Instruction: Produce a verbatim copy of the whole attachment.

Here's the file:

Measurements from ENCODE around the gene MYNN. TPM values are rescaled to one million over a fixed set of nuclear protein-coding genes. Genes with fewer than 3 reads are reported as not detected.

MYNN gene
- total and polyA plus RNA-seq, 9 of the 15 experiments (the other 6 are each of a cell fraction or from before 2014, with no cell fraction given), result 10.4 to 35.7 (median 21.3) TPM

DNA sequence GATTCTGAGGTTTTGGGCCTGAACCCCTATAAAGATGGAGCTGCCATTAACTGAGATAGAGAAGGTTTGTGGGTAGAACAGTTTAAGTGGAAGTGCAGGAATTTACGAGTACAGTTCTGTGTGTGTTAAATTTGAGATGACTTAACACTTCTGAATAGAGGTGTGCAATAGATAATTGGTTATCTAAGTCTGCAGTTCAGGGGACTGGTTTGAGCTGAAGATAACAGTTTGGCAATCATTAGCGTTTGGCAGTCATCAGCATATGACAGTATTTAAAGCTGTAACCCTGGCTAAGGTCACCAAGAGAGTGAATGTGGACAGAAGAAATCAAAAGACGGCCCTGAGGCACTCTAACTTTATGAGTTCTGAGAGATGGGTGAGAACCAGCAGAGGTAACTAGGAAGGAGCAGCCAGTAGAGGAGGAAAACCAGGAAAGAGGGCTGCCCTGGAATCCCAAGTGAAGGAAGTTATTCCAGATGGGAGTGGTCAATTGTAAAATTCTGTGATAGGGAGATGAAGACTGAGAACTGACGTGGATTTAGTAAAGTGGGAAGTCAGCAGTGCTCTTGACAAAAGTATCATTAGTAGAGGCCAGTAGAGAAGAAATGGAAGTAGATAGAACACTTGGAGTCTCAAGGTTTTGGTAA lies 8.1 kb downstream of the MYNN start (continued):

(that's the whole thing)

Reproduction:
Measurements from ENCODE around the gene MYNN. TPM values are rescaled to one million over a fixed set of nuclear protein-coding genes. Genes with fewer than 3 reads are reported as not detected.

MYNN gene
- total and polyA plus RNA-seq, 9 of the 15 experiments (the other 6 are each of a cell fraction or from before 2014, with no cell fraction given), result 10.4 to 35.7 (median 21.3) TPM

DNA sequence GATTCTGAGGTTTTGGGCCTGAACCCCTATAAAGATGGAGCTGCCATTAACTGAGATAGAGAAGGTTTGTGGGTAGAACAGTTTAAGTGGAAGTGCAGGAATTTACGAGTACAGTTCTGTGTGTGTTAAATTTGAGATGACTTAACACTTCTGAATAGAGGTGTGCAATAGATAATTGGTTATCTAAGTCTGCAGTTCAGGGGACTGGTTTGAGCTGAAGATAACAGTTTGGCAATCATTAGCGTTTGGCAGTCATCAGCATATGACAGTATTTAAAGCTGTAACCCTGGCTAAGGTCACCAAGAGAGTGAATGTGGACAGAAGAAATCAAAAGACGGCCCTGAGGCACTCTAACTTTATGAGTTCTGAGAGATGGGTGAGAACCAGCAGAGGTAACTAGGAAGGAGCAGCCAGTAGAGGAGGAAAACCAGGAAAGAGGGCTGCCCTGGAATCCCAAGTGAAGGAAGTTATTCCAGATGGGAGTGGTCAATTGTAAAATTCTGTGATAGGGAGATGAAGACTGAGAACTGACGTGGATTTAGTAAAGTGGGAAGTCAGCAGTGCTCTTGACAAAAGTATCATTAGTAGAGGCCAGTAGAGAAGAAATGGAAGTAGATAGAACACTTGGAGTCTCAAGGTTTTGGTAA lies 8.1 kb downstream of the MYNN start (continued):